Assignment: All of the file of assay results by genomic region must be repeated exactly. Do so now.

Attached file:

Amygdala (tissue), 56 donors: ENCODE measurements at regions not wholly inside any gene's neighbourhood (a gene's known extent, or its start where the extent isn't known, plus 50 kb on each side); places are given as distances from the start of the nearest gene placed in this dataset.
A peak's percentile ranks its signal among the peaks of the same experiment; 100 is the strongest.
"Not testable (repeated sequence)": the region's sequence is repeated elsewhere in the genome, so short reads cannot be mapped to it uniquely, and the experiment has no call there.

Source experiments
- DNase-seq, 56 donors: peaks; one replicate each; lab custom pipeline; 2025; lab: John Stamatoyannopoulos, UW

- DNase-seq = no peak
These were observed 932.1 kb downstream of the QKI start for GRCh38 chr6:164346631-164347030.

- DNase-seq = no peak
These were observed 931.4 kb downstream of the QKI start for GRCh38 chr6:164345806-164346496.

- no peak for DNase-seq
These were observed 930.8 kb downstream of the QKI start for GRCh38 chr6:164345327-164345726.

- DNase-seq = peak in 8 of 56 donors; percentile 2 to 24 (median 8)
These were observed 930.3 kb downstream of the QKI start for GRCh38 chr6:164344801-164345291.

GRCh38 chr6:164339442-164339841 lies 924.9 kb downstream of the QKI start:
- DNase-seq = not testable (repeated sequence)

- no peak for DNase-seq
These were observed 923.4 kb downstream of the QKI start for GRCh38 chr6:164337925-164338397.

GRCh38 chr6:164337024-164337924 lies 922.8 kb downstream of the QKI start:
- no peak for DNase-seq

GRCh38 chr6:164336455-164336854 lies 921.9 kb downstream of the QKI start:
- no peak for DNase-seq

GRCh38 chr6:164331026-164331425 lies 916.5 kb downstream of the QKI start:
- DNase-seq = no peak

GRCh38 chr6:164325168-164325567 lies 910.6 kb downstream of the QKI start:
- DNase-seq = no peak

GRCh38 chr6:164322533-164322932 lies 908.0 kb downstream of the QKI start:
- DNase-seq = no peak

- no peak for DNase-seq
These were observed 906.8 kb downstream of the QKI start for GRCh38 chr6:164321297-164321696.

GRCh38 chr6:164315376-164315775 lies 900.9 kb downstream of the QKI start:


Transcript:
Amygdala (tissue), 56 donors: ENCODE measurements at regions not wholly inside any gene's neighbourhood (a gene's known extent, or its start where the extent isn't known, plus 50 kb on each side); places are given as distances from the start of the nearest gene placed in this dataset.
A peak's percentile ranks its signal among the peaks of the same experiment; 100 is the strongest.
"Not testable (repeated sequence)": the region's sequence is repeated elsewhere in the genome, so short reads cannot be mapped to it uniquely, and the experiment has no call there.

Source experiments
- DNase-seq, 56 donors: peaks; one replicate each; lab custom pipeline; 2025; lab: John Stamatoyannopoulos, UW

- DNase-seq = no peak
These were observed 932.1 kb downstream of the QKI start for GRCh38 chr6:164346631-164347030.

- DNase-seq = no peak
These were observed 931.4 kb downstream of the QKI start for GRCh38 chr6:164345806-164346496.

- no peak for DNase-seq
These were observed 930.8 kb downstream of the QKI start for GRCh38 chr6:164345327-164345726.

- DNase-seq = peak in 8 of 56 donors; percentile 2 to 24 (median 8)
These were observed 930.3 kb downstream of the QKI start for GRCh38 chr6:164344801-164345291.

GRCh38 chr6:164339442-164339841 lies 924.9 kb downstream of the QKI start:
- DNase-seq = not testable (repeated sequence)

- no peak for DNase-seq
These were observed 923.4 kb downstream of the QKI start for GRCh38 chr6:164337925-164338397.

GRCh38 chr6:164337024-164337924 lies 922.8 kb downstream of the QKI start:
- no peak for DNase-seq

GRCh38 chr6:164336455-164336854 lies 921.9 kb downstream of the QKI start:
- no peak for DNase-seq

GRCh38 chr6:164331026-164331425 lies 916.5 kb downstream of the QKI start:
- DNase-seq = no peak

GRCh38 chr6:164325168-164325567 lies 910.6 kb downstream of the QKI start:
- DNase-seq = no peak

GRCh38 chr6:164322533-164322932 lies 908.0 kb downstream of the QKI start:
- DNase-seq = no peak

- no peak for DNase-seq
These were observed 906.8 kb downstream of the QKI start for GRCh38 chr6:164321297-164321696.

GRCh38 chr6:164315376-164315775 lies 900.9 kb downstream of the QKI start: